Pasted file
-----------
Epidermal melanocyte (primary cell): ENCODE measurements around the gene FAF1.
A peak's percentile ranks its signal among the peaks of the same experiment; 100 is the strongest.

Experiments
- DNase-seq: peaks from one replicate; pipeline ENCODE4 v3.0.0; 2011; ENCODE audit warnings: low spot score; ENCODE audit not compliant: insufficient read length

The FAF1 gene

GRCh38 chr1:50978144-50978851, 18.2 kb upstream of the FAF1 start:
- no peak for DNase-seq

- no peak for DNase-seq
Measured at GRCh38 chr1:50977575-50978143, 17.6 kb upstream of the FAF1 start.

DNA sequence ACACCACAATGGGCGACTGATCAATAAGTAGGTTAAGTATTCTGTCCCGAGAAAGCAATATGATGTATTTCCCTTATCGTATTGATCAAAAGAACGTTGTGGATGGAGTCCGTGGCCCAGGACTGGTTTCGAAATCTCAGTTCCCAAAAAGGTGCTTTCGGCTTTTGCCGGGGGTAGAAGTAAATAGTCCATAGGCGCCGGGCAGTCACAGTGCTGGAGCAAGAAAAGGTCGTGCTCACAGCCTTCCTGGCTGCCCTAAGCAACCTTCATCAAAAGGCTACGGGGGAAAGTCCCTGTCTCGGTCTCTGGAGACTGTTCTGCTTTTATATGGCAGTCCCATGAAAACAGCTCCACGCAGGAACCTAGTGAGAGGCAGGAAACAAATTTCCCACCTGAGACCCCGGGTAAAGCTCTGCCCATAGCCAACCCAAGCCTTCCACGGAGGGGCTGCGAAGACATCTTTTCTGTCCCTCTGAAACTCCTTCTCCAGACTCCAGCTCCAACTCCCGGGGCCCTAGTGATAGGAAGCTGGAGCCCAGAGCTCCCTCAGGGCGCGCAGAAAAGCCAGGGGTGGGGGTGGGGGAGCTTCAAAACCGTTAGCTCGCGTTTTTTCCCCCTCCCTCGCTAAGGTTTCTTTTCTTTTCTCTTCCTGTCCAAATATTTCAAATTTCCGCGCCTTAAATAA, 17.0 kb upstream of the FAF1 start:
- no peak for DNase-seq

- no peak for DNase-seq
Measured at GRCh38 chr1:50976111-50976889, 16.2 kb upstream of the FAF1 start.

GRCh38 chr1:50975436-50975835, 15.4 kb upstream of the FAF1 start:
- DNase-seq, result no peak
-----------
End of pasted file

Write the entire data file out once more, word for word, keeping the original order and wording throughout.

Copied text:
Epidermal melanocyte (primary cell): ENCODE measurements around the gene FAF1.
A peak's percentile ranks its signal among the peaks of the same experiment; 100 is the strongest.

Experiments
- DNase-seq: peaks from one replicate; pipeline ENCODE4 v3.0.0; 2011; ENCODE audit warnings: low spot score; ENCODE audit not compliant: insufficient read length

The FAF1 gene

GRCh38 chr1:50978144-50978851, 18.2 kb upstream of the FAF1 start:
- no peak for DNase-seq

- no peak for DNase-seq
Measured at GRCh38 chr1:50977575-50978143, 17.6 kb upstream of the FAF1 start.

DNA sequence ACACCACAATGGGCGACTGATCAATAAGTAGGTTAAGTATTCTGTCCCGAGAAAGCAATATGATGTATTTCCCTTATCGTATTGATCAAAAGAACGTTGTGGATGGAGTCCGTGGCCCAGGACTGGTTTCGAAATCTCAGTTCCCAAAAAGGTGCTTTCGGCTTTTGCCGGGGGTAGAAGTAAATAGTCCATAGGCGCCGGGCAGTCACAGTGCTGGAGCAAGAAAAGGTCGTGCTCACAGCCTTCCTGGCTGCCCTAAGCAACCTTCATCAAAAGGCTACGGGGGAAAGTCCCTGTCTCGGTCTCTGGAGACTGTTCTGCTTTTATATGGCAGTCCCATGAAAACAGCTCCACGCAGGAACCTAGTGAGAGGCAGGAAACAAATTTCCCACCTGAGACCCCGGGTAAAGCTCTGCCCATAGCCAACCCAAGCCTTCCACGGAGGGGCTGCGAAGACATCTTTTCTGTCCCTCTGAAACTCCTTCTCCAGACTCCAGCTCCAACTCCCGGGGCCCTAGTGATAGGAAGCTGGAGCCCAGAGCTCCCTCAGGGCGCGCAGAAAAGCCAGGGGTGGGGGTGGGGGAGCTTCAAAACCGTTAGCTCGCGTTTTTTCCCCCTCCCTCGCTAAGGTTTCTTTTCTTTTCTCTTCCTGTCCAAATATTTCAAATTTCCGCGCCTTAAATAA, 17.0 kb upstream of the FAF1 start:
- no peak for DNase-seq

- no peak for DNase-seq
Measured at GRCh38 chr1:50976111-50976889, 16.2 kb upstream of the FAF1 start.

GRCh38 chr1:50975436-50975835, 15.4 kb upstream of the FAF1 start:
- DNase-seq, result no peak